Carlson and his late wife, Justine, who had liver problems, both used drugs, his father said. They had a daughter who would be a teenager by now and may be living with Justine's parents. Carlson's dad said he doesn't know if his son has had contact with her in recent years. He also had a son with a different woman.
"As for me, I doubt he even knows what state I live in," he said.
April 5, 1984
The afternoon Faelz was killed, Carlson's parents were out of town, his father said.
When they got home later that day, police were "all over" the Carlson house, he said.
He said the police drove his son and another friend around in a police cruiser, asking them questions.
He said the two boys said they'd seen Faelz' body lying in the culvert that day, in an area that was a popular walking path for kids coming home from school. He said Steven told him he'd run home and called his grandma to tell her about it.
"I can't imagine he could have done it, or he would have had blood all over him," he said.
He said he figured police were trying to find out from his son how he and his friend found Faelz.
The police searched the house, even asking the Carlsons if they could go into the attic, Steven's dad said.
"I said go ahead," he said. "They crawled up there, probably looking for a weapon or something."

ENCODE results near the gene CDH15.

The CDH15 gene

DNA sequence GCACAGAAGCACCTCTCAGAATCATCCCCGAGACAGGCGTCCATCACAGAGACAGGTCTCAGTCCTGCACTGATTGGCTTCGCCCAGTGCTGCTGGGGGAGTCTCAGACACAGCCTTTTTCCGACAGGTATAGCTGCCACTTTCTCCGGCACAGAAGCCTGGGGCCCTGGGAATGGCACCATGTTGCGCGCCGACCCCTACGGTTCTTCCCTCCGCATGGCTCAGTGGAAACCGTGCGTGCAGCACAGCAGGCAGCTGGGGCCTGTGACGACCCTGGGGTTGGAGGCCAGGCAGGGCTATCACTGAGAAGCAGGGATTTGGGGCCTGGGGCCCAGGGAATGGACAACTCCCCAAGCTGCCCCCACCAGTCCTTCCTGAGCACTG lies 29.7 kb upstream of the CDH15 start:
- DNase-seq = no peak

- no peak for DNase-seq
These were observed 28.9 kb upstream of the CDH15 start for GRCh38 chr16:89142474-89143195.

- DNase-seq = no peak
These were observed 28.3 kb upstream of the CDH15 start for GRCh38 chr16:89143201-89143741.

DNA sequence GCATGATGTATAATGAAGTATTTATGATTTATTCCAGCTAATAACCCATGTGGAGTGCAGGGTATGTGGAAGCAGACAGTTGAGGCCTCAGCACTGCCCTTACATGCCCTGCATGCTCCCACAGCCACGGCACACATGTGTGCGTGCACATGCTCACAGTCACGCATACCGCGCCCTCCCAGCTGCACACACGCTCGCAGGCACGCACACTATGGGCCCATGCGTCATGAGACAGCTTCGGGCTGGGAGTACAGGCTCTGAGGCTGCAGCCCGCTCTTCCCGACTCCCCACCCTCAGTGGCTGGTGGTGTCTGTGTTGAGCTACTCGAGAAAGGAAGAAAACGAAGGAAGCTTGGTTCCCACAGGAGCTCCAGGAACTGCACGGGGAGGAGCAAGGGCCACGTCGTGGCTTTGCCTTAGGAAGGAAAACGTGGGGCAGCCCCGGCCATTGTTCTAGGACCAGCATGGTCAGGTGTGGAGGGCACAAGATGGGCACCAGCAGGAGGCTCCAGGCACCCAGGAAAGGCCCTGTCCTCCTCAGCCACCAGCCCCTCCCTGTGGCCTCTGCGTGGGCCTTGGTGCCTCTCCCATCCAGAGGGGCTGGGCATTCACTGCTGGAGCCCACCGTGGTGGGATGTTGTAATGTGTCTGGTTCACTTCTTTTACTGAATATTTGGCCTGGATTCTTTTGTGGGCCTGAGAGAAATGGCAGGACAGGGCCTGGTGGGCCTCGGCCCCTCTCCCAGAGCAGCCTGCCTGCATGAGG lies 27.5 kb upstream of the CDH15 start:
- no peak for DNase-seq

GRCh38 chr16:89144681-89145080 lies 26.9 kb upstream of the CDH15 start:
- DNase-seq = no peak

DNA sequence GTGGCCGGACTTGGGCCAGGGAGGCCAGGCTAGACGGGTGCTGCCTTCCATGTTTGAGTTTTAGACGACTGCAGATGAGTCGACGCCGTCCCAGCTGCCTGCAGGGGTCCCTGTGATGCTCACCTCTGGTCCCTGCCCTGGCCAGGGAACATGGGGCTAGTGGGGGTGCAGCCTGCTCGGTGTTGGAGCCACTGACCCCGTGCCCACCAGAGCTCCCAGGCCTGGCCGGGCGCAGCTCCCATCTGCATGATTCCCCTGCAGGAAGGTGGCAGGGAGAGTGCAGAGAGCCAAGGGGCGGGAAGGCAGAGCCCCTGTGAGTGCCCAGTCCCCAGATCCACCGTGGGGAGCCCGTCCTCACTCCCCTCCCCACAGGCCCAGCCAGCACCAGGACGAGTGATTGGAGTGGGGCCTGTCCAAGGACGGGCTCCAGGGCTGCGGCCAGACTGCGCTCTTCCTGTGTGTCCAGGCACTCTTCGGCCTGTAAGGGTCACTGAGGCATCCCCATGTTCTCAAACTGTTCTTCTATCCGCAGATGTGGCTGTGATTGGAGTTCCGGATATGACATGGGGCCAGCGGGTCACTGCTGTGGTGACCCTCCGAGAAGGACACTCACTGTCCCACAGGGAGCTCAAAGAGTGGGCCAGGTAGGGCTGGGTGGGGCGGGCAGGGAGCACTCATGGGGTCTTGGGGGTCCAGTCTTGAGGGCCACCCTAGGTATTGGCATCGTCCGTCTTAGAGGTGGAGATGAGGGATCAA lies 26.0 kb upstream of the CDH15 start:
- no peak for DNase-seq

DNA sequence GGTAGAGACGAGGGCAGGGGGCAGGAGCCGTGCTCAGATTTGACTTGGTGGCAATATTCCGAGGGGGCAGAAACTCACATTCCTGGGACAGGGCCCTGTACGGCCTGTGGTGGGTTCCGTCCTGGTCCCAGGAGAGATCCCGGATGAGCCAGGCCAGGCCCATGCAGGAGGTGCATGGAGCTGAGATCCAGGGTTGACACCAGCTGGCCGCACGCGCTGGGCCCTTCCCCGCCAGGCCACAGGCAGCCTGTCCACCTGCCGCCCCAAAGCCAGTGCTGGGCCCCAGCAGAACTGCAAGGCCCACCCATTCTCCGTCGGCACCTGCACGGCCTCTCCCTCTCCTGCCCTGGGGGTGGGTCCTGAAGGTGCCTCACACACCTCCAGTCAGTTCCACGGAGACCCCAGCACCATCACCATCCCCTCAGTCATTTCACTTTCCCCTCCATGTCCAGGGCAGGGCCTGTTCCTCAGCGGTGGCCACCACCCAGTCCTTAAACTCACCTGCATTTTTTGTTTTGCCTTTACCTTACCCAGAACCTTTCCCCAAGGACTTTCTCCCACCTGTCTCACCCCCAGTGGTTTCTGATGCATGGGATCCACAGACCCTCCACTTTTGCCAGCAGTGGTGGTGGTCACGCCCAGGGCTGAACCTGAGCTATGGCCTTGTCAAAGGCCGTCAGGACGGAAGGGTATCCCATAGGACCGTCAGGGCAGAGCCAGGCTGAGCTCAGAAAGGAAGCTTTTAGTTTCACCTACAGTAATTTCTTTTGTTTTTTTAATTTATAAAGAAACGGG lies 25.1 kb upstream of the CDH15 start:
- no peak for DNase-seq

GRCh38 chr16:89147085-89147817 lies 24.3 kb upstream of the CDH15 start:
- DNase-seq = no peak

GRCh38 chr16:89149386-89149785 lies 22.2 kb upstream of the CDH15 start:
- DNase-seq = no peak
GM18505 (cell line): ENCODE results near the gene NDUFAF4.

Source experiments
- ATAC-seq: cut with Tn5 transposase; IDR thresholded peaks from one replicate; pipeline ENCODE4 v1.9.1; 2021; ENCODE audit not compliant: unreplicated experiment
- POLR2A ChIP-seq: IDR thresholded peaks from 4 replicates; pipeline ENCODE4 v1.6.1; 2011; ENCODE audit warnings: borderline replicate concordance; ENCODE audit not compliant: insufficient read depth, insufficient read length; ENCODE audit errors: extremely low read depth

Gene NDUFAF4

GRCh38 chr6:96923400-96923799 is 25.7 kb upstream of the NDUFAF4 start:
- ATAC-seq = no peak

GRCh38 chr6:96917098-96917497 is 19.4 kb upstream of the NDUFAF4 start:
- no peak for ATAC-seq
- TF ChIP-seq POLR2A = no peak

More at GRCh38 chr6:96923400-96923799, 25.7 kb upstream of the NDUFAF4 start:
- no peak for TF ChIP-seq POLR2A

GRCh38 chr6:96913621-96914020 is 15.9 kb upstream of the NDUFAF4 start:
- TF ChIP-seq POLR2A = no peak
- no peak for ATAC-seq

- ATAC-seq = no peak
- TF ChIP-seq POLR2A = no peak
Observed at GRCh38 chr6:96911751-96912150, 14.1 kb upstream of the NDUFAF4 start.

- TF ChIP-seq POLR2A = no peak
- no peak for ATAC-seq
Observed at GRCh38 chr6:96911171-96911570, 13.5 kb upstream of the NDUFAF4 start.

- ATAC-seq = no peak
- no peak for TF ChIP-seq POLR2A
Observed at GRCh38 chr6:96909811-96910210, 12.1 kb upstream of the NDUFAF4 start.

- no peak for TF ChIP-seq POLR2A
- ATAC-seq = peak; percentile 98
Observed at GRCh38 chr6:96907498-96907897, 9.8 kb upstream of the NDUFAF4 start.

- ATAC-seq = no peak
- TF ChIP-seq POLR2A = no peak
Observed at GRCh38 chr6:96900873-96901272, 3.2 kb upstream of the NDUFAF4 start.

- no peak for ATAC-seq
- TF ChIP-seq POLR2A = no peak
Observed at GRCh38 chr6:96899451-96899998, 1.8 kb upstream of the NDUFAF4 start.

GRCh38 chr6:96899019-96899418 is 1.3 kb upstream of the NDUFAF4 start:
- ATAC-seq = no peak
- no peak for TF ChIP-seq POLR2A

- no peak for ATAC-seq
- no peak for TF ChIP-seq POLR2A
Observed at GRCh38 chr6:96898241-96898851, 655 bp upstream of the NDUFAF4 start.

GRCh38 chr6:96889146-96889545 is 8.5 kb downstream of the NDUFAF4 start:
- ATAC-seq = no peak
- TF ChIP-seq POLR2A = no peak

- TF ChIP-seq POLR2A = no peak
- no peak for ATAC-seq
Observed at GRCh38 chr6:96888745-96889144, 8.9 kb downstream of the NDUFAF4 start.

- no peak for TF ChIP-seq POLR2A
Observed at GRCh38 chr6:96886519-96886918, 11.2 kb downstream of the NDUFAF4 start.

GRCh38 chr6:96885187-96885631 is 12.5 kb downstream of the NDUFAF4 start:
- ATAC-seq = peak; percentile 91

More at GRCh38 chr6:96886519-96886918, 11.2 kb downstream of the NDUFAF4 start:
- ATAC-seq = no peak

Police say no weapon has been found.
"I never saw him with a knife, that day or ever, and my wife looked all over his clothes and didn't find anything. I guess that's why they eliminated Steven as a suspect.
"I just don't want to see him get railroaded," he said.
He said he doesn't know whether his son knew Tina.
But he does remember his son telling people that he had killed her, something his high school classmates and acquaintances have been talking about for years.
"That was him trying to make everyone think he was cool or something," Carlson's dad said.
"Kids say all kinds of things. I think he thought people would think he was a big man, and I don't think a lot of people believed him. I don't know why he would say that. What was he thinking?"
Visit our Facebook community page, www.facebook.com/Remembering TinaFaelz. To reach reporter Tanya Rose, e-mail email@example.com or call 925-212-4518. Follow @PleasantonPatch on Twitter and Facebook.